An international report on Canadian farm policy that has influenced government proposals to cut business risk management spending beginning next year argues that existing programs discourage farmers from helping themselves.
It has led defenders of the government proposals in Growing Forward 2 negotiations to characterize existing programs as “too rich” compared to other countries, crowding out private programs.
The report from the Paris-based Organization for Economic Cooperation and Development recommends, as Ottawa is proposing, that AgriStability payment triggers be lowered to kick in when incomes drop to 70 percent of historic margins rather than the current 85 percent.
A less lucrative program would be an incentive for farmers to make more effort to cover their own risks, it says.
It recommends that AgriInvest, more farmer financed and directed, be retained and expanded to cover some of the 15 percent drop in AgriStability triggers.
It suggests that governments put more effort into encouraging development of private sector risk management programs, including private insurance schemes and courses on farmer risk management.
And the OECD says the AgriRecovery disaster program should have a narrower focus that ensures its payments do not overlap with payments from other programs.
“BRM programs in Canada cover all layers of risk (and) in some cases programs overlap and target the same risk layer,” said the report. “The coverage of the set of programs is so comprehensive that it crowds out farmers’ proactive risk management strategies, even if they are designed to never provide full compensation for losses.”
When they got to recommendations, the authors of the OECD report said the “major policy challenge” is to develop policies that better target income risk.
“In most cases, this means that the government should do less rather than more and do it more simply.”
As details of government proposals for the next five-year farm policy framework have leaked out over the past two months, farm organization leaders have argued heatedly that while they are flawed, existing support programs are necessary and far from too rich.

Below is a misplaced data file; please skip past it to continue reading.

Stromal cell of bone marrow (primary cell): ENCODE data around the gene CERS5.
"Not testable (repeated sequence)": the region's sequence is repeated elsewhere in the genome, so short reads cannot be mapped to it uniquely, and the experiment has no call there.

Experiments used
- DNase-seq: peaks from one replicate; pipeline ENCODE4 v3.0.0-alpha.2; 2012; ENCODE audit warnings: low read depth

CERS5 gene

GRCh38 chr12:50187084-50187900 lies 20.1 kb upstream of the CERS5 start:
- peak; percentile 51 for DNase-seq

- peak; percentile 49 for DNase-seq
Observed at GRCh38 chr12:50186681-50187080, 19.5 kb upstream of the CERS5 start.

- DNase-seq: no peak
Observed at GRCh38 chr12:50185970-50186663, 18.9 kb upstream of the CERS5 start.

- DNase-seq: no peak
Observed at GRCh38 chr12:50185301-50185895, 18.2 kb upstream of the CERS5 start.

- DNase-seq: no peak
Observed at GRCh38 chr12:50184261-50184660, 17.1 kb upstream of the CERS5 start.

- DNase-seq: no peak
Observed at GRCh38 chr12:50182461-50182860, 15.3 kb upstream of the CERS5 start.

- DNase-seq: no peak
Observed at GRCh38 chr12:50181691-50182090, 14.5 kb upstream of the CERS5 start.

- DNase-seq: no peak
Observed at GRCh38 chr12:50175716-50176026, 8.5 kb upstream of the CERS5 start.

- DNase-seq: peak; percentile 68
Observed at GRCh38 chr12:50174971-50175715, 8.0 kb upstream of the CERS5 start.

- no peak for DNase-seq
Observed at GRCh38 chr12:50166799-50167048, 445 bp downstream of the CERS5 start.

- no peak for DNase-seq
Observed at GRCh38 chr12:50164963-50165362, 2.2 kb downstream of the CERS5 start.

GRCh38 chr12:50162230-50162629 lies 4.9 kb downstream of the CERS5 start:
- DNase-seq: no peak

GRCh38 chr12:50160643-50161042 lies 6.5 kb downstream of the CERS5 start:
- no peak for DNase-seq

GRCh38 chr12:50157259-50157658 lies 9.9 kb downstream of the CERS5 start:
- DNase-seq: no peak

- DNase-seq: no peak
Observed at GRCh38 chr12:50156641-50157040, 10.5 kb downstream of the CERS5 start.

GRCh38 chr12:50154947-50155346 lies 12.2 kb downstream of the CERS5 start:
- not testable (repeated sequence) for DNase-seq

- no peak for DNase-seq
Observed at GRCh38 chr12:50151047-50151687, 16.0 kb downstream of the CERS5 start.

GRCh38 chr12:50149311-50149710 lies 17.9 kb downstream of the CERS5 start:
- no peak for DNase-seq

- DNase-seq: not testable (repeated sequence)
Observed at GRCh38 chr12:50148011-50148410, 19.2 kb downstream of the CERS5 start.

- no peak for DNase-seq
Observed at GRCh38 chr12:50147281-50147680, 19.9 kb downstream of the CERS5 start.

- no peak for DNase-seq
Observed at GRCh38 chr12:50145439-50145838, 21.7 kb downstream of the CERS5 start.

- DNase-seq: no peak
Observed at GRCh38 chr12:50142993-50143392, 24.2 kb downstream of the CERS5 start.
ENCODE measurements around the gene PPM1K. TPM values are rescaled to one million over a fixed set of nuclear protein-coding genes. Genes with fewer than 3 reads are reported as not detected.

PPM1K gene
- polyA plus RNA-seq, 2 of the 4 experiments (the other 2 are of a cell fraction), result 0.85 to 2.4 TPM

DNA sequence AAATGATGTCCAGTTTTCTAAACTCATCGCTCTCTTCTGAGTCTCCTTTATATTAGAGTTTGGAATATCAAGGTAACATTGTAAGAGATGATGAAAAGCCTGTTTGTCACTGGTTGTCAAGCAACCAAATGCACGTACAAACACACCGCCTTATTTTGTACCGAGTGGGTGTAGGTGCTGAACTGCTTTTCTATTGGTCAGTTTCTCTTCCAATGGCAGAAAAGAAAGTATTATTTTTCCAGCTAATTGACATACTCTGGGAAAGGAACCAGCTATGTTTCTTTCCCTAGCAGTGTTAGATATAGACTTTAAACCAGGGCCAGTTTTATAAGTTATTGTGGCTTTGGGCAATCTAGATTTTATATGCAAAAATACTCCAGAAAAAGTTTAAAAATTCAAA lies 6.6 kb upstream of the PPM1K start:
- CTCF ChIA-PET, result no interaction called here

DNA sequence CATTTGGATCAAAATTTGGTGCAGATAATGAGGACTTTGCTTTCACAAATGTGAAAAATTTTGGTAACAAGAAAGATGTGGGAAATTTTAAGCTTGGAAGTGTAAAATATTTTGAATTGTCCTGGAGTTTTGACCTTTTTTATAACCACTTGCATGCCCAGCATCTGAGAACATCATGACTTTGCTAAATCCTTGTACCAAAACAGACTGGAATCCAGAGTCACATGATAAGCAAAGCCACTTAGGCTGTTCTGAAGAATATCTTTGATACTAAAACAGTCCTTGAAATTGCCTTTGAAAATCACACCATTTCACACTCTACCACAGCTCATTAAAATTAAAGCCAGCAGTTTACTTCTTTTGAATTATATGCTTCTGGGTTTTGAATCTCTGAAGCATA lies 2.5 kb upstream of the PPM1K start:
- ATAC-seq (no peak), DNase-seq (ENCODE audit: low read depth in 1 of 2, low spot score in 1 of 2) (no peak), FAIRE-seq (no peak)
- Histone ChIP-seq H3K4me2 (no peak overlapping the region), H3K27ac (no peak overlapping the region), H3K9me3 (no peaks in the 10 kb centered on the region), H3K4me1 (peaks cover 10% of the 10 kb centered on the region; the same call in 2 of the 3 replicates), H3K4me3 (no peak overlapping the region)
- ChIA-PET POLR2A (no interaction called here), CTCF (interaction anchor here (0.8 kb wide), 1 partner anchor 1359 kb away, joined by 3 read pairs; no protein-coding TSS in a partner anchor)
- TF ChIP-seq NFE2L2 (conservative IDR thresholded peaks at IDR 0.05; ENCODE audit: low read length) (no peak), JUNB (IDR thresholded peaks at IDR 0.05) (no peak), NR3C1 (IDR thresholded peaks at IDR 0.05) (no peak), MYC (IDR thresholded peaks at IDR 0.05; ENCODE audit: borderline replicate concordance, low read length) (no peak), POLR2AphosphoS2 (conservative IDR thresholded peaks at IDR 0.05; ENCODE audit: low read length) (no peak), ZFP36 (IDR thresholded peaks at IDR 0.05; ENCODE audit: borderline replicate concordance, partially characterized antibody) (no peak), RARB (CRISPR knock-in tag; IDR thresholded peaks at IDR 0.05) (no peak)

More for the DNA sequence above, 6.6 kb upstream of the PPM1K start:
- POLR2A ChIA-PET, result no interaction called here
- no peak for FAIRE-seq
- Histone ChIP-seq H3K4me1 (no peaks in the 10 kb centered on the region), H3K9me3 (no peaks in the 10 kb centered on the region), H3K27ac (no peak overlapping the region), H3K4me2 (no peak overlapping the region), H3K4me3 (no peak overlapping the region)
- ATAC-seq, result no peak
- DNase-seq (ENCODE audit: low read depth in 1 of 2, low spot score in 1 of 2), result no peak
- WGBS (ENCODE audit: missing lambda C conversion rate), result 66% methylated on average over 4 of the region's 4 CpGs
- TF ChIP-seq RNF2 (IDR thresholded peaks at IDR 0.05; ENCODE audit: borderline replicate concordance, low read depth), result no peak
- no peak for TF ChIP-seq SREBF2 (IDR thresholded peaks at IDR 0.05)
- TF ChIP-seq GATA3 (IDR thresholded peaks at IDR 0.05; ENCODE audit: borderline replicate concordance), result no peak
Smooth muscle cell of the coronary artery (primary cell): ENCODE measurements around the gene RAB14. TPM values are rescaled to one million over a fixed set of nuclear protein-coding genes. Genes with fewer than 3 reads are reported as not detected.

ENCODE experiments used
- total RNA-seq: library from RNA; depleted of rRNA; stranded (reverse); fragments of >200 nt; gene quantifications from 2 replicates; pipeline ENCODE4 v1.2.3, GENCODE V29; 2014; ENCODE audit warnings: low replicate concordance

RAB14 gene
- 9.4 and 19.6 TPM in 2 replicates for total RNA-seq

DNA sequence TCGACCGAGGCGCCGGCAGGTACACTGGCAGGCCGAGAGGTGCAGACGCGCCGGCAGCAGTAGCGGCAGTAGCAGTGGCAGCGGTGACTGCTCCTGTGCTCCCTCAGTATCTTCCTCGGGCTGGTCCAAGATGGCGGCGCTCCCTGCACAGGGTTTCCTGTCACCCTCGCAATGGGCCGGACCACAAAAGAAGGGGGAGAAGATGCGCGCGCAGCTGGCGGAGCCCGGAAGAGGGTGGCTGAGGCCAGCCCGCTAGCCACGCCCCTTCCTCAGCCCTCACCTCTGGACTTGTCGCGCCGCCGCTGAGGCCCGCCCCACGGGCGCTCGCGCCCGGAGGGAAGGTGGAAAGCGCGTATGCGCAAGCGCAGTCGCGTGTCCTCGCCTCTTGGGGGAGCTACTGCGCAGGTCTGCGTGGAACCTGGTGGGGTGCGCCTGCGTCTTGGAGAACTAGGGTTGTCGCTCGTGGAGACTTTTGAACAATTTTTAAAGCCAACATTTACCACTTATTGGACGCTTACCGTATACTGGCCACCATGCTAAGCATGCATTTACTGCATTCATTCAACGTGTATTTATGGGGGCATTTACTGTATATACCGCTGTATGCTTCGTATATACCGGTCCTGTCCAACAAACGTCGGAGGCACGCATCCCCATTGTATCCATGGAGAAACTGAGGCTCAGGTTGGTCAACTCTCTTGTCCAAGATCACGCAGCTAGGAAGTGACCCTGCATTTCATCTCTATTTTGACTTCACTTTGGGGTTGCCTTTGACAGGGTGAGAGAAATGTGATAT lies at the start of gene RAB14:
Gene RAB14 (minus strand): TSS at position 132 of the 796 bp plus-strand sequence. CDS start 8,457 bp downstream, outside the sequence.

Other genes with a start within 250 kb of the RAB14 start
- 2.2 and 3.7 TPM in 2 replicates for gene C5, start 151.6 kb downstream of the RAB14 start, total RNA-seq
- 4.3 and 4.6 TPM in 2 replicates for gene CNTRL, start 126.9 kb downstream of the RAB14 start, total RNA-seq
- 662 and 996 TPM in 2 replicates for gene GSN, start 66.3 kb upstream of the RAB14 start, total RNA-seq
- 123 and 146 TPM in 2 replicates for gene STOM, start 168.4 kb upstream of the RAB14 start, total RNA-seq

A key Canadian adviser to the OECD report was University of Western Ontario economist David Sparling, long a critic of existing safety net programs.
The international organization sided with Sparling in arguing that existing programs are so comprehensive they do not “attempt to enhance the development of market instruments to manage risk.
They are focused on government policies that smooth the income from farming.”
And that, said the Paris-based organization representing 34 mainly developed countries, diminishes responsibility in the business risk-taking side of farming.
“The Canadian set of policies does not leave a clear layer of ‘normal’ risk out of the government responsibility and therefore it reduces the responsibility of farmers for their management of normal farming risk,” it said. “The main message to farmers is not the need of pro-active risk management strategy at the farm level.”
The report also made an innovative proposal to improve the timeliness of AgriStability payments, long one of farmers’ greatest complaints about the program that typically pays out more than a year after income declined.
Claims under the program could be tied to same-year income tax filings matched against historic margin information, offering faster compensation to offset income drops below the trigger.
“The payment would become a kind of tax credit so the farmers can better infer the amount of the payment and receive it immediately when taxes are paid,” suggested the report.